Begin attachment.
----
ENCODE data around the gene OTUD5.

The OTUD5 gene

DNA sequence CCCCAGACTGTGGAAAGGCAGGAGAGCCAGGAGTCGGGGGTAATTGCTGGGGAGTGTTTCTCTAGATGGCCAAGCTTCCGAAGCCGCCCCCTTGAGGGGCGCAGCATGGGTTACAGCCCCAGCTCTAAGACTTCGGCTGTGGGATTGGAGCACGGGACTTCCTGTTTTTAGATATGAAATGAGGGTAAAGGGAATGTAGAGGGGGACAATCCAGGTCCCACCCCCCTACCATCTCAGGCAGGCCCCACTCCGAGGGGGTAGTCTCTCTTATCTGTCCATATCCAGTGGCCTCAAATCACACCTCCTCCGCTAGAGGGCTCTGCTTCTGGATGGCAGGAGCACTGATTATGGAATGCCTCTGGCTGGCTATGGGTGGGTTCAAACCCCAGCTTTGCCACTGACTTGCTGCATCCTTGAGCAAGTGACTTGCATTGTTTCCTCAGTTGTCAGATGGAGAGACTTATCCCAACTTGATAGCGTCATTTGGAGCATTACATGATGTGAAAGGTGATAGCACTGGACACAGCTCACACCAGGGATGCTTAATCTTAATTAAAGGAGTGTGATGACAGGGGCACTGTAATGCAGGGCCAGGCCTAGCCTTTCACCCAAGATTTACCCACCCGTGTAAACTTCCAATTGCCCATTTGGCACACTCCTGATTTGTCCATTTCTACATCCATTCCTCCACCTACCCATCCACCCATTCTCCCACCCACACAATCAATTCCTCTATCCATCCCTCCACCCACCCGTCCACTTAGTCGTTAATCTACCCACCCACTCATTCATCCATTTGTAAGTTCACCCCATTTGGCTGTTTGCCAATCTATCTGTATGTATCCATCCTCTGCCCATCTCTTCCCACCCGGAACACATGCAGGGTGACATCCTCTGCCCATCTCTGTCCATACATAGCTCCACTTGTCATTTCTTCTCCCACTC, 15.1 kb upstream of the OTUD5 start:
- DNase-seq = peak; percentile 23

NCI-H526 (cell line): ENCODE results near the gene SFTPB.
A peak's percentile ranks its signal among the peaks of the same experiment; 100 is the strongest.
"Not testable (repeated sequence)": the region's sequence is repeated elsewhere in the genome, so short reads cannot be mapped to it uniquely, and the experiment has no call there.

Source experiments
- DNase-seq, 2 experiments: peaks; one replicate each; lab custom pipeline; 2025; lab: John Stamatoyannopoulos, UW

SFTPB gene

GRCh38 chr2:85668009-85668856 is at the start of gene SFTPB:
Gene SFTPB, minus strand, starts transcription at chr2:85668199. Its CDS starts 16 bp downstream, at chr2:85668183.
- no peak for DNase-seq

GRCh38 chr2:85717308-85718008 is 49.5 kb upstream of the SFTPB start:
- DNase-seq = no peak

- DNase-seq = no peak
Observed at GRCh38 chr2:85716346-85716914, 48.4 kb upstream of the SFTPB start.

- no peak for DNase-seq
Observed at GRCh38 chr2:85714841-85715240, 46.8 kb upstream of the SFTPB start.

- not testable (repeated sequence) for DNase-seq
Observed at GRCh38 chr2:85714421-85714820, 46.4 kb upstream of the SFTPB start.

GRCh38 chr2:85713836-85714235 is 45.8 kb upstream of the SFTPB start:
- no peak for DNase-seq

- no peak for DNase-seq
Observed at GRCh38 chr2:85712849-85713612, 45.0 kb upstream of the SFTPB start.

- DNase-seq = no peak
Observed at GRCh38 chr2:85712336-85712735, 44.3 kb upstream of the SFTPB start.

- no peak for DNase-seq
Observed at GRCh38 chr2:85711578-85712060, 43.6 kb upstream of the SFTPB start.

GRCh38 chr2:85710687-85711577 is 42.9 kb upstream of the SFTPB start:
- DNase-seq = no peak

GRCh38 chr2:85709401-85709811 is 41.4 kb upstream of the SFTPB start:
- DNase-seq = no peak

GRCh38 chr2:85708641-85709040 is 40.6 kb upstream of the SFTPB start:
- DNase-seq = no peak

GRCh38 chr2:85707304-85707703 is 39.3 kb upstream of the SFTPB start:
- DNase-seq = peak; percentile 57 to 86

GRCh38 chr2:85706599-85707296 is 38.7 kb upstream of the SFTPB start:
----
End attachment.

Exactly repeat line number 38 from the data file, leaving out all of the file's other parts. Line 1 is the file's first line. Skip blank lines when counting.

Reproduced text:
GRCh38 chr2:85706599-85707296 is 38.7 kb upstream of the SFTPB start: